Why I Have A Problem With How Industry Analysts Use Twitter
By Peter O'Neill
I thought I would expand a little on my aside comment in last week's blog which was actually about HP. In the introduction to the blog I noted that we analysts seem to be abusing Twitter. I was so provocative that I named my colleagues “adolescent journalists” because they broadcast tweets ad verbatim as the HP speakers went through their presentations. I have noticed this has gotten progressively more (as far as I am concerned, worse and worse) over the last 12 months at various analyst retreats.
Many of these colleagues have responded to my blog and basically asked “What’s your problem with this?” Well, I certainly do not want to be seen as a “grumpy old man” (though I love those books) – ie. Someone who is not up to the times. While I am turning 54 years of age today, I think I do understand Twitter, and use it; and I think I can blog adequately as well. Then again, we analysts at Forrester have been well trained by our Marketing analyst colleagues who are at the forefront of all these developments. Our latest research on “Using Twitter for eBusiness” discusses how companies use Twitter but it doesn’t address the usage I am on about here. So, the issues I have with our just typing in every 140 characters of whatever the person on the stage is saying is as follows:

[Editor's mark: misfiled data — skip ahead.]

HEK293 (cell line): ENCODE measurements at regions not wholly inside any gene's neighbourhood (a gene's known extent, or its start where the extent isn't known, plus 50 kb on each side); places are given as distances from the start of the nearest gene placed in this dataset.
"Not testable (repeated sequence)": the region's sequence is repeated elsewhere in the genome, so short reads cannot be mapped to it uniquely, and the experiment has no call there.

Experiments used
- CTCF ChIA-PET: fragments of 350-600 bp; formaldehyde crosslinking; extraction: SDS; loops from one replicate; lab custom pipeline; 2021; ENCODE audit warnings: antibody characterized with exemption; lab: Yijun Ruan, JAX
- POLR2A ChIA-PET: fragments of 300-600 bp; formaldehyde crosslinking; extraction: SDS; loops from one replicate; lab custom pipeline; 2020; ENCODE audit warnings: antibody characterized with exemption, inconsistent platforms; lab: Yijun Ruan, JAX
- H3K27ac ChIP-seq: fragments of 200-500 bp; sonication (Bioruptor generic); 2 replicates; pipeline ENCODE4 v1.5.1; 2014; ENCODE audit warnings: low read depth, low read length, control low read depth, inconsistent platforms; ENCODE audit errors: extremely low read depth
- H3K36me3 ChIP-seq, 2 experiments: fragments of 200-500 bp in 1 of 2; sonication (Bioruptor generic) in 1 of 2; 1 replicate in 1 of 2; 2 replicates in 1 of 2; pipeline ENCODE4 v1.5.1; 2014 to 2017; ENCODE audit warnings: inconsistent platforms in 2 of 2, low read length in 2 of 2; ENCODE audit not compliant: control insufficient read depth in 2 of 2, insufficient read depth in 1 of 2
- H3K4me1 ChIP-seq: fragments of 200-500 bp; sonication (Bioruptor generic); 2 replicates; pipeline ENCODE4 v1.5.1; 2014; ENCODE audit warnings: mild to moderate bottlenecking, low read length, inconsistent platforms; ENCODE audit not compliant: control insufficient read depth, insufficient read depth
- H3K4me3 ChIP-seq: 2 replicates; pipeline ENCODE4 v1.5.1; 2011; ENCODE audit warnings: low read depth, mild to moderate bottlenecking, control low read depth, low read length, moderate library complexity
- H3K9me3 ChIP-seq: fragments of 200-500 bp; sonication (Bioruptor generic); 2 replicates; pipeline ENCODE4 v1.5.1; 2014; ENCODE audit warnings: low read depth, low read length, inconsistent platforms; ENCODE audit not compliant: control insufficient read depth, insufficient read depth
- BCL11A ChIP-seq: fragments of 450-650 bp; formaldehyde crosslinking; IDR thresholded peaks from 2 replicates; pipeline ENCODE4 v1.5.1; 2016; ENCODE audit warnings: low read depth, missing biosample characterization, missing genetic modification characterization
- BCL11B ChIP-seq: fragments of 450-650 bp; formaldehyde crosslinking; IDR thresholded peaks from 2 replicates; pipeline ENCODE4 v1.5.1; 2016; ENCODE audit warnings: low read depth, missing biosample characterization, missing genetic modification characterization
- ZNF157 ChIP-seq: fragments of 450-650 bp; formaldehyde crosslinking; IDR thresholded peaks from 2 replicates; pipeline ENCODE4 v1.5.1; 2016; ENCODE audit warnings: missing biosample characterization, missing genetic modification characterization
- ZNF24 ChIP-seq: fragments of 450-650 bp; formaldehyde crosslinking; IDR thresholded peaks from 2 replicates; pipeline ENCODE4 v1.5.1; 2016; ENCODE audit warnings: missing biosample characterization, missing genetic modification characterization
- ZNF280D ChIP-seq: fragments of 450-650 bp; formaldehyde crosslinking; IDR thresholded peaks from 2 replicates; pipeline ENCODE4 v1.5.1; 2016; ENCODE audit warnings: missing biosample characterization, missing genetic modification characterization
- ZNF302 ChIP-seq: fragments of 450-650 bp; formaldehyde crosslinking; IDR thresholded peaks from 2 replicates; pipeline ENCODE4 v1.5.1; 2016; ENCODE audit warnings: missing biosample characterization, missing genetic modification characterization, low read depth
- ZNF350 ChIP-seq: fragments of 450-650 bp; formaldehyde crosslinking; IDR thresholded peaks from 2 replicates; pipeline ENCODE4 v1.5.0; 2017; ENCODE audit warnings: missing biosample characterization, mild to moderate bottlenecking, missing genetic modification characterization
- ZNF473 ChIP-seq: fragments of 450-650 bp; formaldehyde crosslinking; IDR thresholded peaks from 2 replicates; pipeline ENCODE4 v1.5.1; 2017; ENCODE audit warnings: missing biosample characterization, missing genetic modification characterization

- That isn’t analysis. It is reporting. We are just promoting what the vendor says
- When the vendor is a little loose with their NDA covering statements, the danger is that we will spread NDA information as well and cause the vendor to retreat from sharing useful information with us analysts
- If I am following such an analyst who tweets me every 2 minutes while he or she sits in a presentation, then I find that annoying. I cannot imagine others feel differently about that.
So, being very selfish, I am extremely worried that this behavior will cause sanctions that affect my work; and that, similarly, many people will label all of us analysts in the same way under the principle of lowest common denominator. AND: the continual typing by analysts sitting next to me during the meetings is equally annoying (for some reason, most analysts really hammer their keyboards!).
So, my esteemed colleagues, please reconsider this behavior the next time we all go to an Analyst Retreat – Las Vegas in 3 weeks is my next event. I focus MY tweets only on these things:
- Where we are going or where we are (can include name dropping)
- Pointing out interesting information (that would be maybe one tweet after a speech, but only if warranted. Heh, not every vendor speech is “interesting”)
- Pointing to other blogs or research or articles
- Asking research questions
- Retweeting of the above
If anybody would like to have any assistance to plan this, Forrester has a good methodology called POST which could help to further this understanding.
Actually, if you ask me, I am not even too sure about the usefulness of Twitter – I consider the jury to be out on this. Most important is that our use of Twitter in this juvenile phase (there I go again!) does not jeopardize how we analysts work with the vendors and vice versa.
Anyway, I’m enjoying our conversations, so keep your comments and emails coming.
Always keeping you informed!